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Windy Boy: Sweet Grass Hills purchase monumental for Chippewa Cree


March 15, 2019

Havre Daily News/Ryan Berry

Clouds blow over the Sweet Grass Hills Wednesday. Tribal officials say the purchase of 280 acres of land in the hills helps regain and preserve a key part of history and culture for the Chippewa Cree Tribe of Rocky Boy's Indian Reservation.

Wednesday, March 6, was a monumental day for Chippewa Cree Cultural Resources Preservation Department Director Alvin Windy Boy Sr., he said.

That was the day the Chippewa Cree Tribe of Rocky Boy's Indian Reservation regained a piece of its history, purchasing 280 acres of land in the Sweet Grass Hills.

"We, as indigenous people to this land, became strangers in our own land," he said. "Accessibility to sites was always a hindrance over the course of time. But fortunately ... my grandfather, that I have seen and witnessed, had a good relationship with many farmers and ranchers in the area, and their old-timers at the time understood who we were and understood what we did."

Chippewa Cree Business Committee Vice Chair Ted Whitford said the Business Committee purchased the land to preserve its historical significance.

The Chippewa Cree Tribe comprises the descendants of the band of Chippewa led by Stone Child, or Rocky Boy, and Little Bear's band of Cree that were put on Rocky Boy's Indian Reservation when it was created by an act of Congress in 1916.

The two bands had been in Montana for decades, often traveling or camping together.

Stone Child had lobbied officials for many years to obtain a reservation, a home for his band.

The creation of the reservation in 1916 also followed years of prominent Montanans trying unsuccessfully to find permanent homes for the bands.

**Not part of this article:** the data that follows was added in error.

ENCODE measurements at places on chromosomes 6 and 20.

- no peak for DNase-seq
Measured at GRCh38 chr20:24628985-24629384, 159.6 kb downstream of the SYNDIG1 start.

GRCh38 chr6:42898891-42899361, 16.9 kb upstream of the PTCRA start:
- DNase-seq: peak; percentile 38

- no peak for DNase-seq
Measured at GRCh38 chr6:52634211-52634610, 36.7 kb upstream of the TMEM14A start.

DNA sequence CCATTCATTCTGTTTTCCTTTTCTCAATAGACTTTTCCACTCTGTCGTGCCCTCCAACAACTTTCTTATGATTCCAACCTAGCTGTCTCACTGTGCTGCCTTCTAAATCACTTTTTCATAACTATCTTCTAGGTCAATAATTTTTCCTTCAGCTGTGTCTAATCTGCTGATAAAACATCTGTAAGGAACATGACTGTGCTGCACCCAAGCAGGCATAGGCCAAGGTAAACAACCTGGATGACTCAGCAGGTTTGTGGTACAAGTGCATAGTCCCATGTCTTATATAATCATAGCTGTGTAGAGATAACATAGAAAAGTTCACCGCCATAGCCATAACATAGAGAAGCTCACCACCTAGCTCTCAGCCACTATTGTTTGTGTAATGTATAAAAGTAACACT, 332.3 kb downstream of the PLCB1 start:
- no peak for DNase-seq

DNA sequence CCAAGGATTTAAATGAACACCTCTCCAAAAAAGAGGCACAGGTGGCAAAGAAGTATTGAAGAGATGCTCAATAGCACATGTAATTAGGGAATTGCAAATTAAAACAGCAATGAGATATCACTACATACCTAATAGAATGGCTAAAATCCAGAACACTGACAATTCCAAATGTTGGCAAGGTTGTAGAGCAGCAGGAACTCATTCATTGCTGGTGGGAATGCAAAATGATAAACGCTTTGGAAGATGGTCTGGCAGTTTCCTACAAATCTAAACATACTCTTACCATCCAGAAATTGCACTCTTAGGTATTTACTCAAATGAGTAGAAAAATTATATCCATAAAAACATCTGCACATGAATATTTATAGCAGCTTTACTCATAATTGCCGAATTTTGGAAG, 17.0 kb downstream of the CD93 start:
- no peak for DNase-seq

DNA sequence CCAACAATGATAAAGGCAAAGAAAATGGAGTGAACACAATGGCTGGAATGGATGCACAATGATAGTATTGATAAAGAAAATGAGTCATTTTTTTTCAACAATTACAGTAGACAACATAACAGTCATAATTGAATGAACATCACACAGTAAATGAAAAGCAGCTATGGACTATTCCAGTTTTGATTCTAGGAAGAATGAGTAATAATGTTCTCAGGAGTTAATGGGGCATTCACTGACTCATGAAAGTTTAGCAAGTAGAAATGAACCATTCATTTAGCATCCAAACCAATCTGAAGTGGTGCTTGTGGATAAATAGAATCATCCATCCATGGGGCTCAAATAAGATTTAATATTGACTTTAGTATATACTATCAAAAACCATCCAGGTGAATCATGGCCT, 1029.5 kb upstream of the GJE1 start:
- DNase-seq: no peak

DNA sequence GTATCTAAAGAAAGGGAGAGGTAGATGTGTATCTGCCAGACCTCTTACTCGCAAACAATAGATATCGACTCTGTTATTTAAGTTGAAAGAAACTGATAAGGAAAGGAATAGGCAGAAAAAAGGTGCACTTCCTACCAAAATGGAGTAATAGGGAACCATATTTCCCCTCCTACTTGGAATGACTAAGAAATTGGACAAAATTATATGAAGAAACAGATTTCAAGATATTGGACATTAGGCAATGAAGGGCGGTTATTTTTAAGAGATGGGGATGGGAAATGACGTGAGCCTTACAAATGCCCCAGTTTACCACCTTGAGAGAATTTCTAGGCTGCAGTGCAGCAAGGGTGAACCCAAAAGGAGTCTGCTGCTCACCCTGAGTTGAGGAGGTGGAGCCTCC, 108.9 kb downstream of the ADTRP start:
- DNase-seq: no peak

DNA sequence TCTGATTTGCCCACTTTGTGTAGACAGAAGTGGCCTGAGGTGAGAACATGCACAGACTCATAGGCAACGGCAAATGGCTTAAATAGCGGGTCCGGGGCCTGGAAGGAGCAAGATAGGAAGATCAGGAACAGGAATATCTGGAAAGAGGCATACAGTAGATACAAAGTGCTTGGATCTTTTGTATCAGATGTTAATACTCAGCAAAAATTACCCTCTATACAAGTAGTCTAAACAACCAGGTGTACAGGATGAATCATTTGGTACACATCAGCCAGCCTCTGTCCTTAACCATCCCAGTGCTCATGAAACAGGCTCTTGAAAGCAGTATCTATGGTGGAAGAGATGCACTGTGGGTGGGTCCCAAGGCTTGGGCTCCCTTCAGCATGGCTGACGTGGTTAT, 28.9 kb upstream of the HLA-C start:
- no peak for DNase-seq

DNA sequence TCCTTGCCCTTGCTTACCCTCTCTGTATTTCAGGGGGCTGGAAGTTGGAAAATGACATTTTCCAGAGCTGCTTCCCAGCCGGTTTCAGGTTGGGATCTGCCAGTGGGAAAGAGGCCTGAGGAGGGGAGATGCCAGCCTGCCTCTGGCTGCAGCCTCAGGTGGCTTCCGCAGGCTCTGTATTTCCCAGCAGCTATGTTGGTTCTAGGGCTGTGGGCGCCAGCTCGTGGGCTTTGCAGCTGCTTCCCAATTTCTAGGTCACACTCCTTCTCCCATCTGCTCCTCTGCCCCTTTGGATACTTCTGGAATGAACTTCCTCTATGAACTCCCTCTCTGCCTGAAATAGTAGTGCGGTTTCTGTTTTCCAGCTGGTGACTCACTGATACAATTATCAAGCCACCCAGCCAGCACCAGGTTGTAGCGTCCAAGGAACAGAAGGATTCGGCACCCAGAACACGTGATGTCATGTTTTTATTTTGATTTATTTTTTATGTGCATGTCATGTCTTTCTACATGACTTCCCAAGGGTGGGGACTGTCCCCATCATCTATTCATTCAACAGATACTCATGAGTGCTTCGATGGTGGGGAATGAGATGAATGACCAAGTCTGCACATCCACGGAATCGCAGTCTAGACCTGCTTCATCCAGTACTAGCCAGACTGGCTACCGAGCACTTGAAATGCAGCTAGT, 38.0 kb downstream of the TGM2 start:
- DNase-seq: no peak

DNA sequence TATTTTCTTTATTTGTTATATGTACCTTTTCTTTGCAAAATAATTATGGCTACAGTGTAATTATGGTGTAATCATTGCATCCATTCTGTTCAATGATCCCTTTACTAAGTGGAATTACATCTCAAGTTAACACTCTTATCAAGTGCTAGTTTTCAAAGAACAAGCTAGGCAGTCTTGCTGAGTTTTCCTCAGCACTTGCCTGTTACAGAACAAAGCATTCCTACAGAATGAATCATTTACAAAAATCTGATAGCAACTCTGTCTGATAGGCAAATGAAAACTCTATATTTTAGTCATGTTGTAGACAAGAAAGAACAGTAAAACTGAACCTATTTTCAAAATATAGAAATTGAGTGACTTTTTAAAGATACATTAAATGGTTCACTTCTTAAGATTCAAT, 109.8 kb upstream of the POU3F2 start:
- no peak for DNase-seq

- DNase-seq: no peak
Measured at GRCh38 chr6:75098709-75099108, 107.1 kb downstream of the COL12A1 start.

Windy Boy said he has lived his whole life on Rocky Boy's Indian Reservation and had the opportunity to live with his grandparent Standing on Cloud Windy Boy. When they were growing up, his grandfather took him and his brothers to areas that were historically and culturally significant to the tribe.

Many of them were in the Sweet Grass Hills.

He said he remembers that in 1959, when he was about 8 years old, they camped in the Sweet Grass Hills, spending the majority of their summer there. When they were there, he said, he remembers being shown sacred ceremonial areas of the hills which the elders held in high regard.

"And the hill that we purchased was certainly one of those," he said.

The Sweet Grass Hills are culturally significant and sacred to many Montana tribes which still utilize the area, such as the Chippewa Cree, Blackfeet, Aaniiih and Nakoda tribes.

In the 1970s when he was a young man, Windy Boy said, Manhattan Mineral based out of Calgary, Alberta, proposed mining that area.

"The elders at the time didn't speak English," he said. "I tried to relay for my grandpa what they were doing and the response that they relayed is, 'Don't do it.'"

As time progressed, the mining plans were abandoned, he said.

He said he credits prayers made by his and other tribes for circumventing any development of the area.

"The significance to it is, certainly, one that we would do everything that we can to preserve, to protect and to defend that area," he said.

He and his family members still use sites on the Sweet Grass Hills for cultural reasons, he said, although he realizes not everyone may be as culturally astute.

"But we need to pay attention to who we are," he said. "Who we are, certainly, is mindful that the ceremonial areas, that have cultural significance to my tribe, makes us who we are. If we don't know who we are, we have to ask ourselves who are we."

Last year, Kathrine Lehmann, who is not a Native American, inherited the 280 acres, he said, and while he was talking to her she asked if the tribe would be interested in purchasing the land. Without hesitation, Windy Boy told her yes, he said, before even considering where the money was going to be coming from at the time.